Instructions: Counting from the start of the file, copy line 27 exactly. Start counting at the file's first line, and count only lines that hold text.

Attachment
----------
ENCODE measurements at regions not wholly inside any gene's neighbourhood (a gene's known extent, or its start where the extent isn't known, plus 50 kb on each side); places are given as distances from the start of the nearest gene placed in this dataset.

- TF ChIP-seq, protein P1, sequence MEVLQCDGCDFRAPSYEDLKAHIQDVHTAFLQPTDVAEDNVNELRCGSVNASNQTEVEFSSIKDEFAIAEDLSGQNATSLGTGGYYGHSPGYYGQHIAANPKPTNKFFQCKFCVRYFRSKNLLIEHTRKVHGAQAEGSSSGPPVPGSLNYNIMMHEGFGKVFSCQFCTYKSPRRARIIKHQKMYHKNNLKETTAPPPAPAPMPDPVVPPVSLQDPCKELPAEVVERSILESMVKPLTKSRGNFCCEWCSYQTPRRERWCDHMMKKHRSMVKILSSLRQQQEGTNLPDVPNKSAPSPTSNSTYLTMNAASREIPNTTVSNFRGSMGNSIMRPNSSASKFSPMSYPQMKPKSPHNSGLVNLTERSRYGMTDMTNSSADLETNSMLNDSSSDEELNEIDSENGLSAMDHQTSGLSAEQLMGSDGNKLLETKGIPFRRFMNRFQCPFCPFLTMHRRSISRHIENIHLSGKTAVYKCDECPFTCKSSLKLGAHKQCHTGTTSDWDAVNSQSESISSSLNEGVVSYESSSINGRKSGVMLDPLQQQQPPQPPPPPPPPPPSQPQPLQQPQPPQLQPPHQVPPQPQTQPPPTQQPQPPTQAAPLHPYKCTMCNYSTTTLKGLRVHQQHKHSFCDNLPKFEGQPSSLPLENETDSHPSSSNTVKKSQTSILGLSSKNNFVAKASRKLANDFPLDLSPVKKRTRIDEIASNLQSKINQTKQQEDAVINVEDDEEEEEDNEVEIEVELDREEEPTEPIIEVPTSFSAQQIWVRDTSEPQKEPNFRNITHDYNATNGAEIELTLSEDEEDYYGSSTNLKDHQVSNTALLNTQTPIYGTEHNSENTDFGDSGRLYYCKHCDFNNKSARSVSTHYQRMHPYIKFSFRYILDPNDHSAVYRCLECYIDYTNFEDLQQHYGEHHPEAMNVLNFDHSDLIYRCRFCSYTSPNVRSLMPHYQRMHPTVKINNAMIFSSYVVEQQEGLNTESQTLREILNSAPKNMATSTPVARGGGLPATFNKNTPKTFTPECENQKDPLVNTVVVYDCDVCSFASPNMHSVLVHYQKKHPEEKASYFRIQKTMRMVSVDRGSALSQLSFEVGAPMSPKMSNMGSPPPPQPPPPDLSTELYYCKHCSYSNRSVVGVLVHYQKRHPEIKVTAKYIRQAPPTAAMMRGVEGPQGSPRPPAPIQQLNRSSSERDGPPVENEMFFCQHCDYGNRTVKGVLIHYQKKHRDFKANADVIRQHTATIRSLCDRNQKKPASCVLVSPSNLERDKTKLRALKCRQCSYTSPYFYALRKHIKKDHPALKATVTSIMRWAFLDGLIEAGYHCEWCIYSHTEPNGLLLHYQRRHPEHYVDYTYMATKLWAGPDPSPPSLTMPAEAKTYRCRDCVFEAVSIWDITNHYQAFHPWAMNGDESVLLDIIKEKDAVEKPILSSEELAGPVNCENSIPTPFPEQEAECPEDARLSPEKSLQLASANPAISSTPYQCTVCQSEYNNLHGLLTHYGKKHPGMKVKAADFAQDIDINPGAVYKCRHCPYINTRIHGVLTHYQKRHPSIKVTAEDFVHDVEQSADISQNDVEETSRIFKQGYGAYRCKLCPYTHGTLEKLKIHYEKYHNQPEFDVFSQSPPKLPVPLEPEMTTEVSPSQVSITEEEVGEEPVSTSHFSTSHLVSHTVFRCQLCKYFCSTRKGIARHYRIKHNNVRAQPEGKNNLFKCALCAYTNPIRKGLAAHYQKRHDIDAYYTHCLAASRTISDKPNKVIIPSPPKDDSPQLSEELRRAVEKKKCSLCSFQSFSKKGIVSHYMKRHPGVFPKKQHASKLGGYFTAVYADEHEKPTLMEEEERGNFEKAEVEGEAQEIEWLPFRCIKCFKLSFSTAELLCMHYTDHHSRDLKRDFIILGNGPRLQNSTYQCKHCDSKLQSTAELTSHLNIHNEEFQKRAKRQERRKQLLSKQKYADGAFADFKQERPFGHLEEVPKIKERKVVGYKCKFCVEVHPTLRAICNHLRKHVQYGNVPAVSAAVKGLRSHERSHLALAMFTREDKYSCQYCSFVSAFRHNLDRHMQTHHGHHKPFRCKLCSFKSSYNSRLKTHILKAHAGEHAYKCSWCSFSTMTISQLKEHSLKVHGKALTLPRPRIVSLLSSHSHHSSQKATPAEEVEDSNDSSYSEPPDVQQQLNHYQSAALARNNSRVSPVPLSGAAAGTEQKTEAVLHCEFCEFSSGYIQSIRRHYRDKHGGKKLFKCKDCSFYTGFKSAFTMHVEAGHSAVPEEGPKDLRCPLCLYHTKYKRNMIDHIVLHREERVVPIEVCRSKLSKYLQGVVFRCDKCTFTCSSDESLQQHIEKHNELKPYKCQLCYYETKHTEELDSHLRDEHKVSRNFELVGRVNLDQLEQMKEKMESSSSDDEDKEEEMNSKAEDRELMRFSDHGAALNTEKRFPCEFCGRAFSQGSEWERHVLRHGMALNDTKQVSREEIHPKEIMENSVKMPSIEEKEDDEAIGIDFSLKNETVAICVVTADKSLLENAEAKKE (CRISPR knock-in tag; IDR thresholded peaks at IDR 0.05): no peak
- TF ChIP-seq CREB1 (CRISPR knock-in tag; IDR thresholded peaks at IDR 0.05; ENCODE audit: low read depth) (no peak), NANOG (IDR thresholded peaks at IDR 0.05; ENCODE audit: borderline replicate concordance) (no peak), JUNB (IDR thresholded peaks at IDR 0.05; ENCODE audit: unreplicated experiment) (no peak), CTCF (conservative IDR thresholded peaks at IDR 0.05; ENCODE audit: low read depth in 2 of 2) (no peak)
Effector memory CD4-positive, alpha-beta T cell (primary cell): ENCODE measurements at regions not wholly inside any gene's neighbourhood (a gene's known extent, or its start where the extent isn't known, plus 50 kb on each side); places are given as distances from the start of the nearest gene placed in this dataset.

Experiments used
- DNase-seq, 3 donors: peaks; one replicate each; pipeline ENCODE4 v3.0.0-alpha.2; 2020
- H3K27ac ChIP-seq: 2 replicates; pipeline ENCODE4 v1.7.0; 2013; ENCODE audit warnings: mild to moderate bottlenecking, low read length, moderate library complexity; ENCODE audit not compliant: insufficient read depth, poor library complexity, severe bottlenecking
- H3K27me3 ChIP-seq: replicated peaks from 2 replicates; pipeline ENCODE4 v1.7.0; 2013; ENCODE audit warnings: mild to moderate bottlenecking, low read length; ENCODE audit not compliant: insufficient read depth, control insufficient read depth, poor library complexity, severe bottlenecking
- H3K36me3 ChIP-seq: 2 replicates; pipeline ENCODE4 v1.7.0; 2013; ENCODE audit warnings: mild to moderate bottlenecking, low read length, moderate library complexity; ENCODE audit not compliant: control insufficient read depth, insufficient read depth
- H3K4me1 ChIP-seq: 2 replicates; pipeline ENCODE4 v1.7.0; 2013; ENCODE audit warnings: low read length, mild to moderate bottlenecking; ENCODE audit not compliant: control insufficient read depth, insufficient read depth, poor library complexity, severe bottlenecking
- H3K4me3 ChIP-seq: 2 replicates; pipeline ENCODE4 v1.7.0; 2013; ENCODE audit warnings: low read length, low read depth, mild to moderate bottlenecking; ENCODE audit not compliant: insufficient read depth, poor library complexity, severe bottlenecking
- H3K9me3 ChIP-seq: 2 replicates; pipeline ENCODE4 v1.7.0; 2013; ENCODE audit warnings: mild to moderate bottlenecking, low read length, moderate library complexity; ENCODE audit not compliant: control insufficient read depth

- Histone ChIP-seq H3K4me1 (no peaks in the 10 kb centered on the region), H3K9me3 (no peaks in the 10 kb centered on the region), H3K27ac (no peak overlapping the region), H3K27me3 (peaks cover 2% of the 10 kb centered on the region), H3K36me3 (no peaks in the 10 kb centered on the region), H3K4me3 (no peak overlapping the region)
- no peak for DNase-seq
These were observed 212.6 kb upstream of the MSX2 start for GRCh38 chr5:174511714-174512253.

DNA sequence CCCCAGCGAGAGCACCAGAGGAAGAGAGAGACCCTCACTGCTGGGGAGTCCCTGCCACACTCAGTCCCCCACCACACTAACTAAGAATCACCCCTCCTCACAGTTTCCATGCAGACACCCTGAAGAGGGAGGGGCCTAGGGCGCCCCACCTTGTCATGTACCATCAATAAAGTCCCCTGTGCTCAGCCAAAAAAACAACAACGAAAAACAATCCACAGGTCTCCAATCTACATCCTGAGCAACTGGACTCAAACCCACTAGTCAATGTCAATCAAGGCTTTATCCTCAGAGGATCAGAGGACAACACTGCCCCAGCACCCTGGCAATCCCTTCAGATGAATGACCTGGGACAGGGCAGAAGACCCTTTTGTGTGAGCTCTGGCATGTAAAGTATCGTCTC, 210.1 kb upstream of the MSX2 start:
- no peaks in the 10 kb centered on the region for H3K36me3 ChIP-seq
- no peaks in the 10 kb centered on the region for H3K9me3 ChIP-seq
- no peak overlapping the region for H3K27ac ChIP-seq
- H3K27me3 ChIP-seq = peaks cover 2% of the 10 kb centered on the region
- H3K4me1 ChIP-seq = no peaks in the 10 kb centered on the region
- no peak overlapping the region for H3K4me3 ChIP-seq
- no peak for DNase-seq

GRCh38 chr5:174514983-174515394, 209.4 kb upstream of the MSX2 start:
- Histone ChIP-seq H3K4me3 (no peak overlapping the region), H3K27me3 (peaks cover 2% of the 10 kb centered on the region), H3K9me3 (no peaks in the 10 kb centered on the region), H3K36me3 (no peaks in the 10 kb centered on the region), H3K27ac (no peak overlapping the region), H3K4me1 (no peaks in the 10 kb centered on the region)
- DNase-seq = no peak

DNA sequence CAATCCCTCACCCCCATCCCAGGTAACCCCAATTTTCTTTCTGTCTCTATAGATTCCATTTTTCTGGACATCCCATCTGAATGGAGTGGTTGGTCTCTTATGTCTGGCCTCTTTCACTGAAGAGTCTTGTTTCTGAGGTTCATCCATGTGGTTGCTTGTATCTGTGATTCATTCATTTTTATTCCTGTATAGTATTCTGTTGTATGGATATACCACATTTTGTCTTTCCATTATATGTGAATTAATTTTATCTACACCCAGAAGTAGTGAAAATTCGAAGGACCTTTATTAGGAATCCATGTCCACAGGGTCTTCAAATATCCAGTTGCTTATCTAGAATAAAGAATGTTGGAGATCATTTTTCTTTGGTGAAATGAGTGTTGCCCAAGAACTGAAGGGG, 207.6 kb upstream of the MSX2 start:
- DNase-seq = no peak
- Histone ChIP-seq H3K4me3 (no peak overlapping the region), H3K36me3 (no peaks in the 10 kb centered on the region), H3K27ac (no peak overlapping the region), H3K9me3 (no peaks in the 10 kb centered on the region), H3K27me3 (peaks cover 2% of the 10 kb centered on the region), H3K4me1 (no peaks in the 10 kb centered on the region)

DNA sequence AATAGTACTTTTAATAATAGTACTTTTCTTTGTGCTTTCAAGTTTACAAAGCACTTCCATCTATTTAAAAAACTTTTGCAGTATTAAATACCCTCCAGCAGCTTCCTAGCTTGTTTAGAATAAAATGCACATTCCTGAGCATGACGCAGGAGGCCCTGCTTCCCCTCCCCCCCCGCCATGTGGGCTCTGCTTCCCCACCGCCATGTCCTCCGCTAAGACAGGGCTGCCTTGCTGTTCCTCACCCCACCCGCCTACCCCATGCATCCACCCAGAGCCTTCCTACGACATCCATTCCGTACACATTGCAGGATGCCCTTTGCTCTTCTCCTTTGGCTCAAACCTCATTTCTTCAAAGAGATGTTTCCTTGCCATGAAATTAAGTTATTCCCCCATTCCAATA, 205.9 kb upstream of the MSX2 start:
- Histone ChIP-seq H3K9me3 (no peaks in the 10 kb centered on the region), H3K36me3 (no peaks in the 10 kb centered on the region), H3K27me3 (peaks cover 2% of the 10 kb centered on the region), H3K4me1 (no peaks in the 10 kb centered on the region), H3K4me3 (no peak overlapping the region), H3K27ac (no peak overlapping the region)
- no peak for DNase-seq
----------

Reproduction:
DNA sequence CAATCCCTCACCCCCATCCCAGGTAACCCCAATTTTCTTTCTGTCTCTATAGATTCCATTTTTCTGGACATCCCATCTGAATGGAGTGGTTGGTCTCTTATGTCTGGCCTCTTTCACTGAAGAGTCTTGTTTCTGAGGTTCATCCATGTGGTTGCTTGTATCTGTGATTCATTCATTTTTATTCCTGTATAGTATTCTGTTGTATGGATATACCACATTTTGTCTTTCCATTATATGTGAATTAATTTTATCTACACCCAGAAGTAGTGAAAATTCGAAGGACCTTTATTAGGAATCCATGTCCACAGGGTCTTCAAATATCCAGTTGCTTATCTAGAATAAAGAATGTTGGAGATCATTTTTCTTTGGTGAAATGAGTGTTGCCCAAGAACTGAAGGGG, 207.6 kb upstream of the MSX2 start: